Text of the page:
Al-Aqsa Mosque.
    In the 20th century, this hallway was transformed into one of the few schools. One part of it remained in the form of a hallway that was closed and divided into classrooms that later turned into two schools (the kindergarten and the al-Aqsa elementary school for boys).

  • The Western hallway

    Landmark Location: Along the western wall of the mosque.

    Landmark Location relative to Dome of the rock: West of the Dome of the Rock extends from Bab Al-ghawnma of to Bab Al-Mgharaba.

    Landmark History:Early Islamic Period, in the period between 707-737 AH / 1307-1336 CE.

    Reason of the name:It extends along the western side of Al-Aqsa Mosque This name was mentioned in an inscription found on part of the western hallway during the ottoman reconstruction.

    -It extends along the western side of Al-Aqsa Mosque.
    This name was mentioned in an inscription found on part of the western hallway during the ottoman reconstruction.
    -Along the western wall of the mosque, West of the Dome of the Rock extends from Bab Al-ghawnma of to Bab Al-Mgharaba.
    -Early Islamic period – renewed in the Mamluk period and the Ottoman period.
    -Early Islamic Period, in the period between 707-737 AH / 1307-1336 CE Mamluk Period, and the Ottoman period.
    -Early Islamic Period, in the period between 707-737 AH / 1307-1336 CE The Mamluk Period.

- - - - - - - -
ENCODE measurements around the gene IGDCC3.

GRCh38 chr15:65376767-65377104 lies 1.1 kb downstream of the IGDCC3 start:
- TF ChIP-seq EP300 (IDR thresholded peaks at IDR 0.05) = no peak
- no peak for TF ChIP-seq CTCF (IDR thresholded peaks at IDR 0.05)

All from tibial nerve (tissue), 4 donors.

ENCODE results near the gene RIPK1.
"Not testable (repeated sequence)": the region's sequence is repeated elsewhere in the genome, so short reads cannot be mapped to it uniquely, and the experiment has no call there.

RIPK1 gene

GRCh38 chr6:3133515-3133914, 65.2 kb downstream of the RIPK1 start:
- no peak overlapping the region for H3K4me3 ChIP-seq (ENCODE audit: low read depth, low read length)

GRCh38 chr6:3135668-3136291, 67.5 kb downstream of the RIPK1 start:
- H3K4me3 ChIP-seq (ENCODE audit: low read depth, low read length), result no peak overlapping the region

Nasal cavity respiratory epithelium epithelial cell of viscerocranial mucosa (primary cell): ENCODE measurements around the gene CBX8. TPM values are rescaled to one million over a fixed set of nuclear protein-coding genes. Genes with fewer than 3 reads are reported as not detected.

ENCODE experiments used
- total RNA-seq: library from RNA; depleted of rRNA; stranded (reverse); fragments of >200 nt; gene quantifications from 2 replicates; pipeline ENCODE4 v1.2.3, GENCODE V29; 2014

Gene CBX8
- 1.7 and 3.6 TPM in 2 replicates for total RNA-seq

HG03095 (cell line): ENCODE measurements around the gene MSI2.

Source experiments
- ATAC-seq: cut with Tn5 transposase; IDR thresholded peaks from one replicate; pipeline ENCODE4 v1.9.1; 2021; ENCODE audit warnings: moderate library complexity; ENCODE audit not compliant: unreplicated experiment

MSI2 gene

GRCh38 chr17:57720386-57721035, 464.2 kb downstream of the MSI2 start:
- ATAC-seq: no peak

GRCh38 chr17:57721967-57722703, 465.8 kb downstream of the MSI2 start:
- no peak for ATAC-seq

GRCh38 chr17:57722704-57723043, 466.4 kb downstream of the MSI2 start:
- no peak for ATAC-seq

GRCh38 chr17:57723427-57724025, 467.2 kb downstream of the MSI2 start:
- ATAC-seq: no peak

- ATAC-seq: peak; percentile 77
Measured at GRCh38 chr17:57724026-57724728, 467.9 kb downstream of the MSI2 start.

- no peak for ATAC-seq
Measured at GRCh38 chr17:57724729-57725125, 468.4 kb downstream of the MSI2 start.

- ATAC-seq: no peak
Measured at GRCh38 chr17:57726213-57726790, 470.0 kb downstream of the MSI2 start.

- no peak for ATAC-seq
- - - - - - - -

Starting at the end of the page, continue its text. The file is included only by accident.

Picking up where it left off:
-It is a covered hallway consisting of 55 contract built and renewed in several stages in the Mamluk and Ottoman periods in order to facilitate the passage between the monuments located in the western area of ​​the mosque, extending from the northwestern corner of “Bab Alghwanem” to the “Al-maghraba Gate “.
    The traveler philosopher Nasir Khusraw mentioned in 1047 that it was composed of double arches with a facade decorated with enamel and mosaics inscribed with the name of the ruler of Egypt.
    -There are many important and known landmarks, such as doors, schools and minarets

    The reconstruction of the western hallway was built on three known periods.
    section One:
    Part of Bab Al-ghwanma until Bab Al-NAthir, was built in 706 AH / 1307 AD under the supervision of Prince Balfaq bin Jafan Al-Khwarizmi. According to the inscription on bab Al-nathir from the inside.

    Section Two:
    The hallway extends from bab al-Nathir to bab al-silsila. It was built in 736 AH / 1336 AD under the supervision of Prince Tinkz of Nazareth, as stated in the inscription on bab Al- Qatanin .
    The Supreme Islamic Council restored part of this hallway in 1343 AH / 1925 AD.
    -This part of the hall is characterized by the windows of the schools that contain the tombs of leaders and princes overlooking it.

    Section III:
    Which is the last section of the hallways, which extends from bab al-silsila to bab al- mgharba , and was established in 713 AH / 1313 AD under the supervision of Prince Musa bin Hassan al-Habdani, according to the inscription near the windows of the school Altnkzip overlooking this poison from the hallway. According to the inscription on the western hallway that in 1037 AH / 1627 AD, the governor of Egypt, “Perm Basha” the renovation of the hallway, after a part of it fell – perhaps because of an earthquake – and this was in the Ottoman period.
    There is a door at the end of this hallway leading to Al- Buraq Mosque, and behind this hallway to the west is Al-Buraq Wall.

    The Landmark: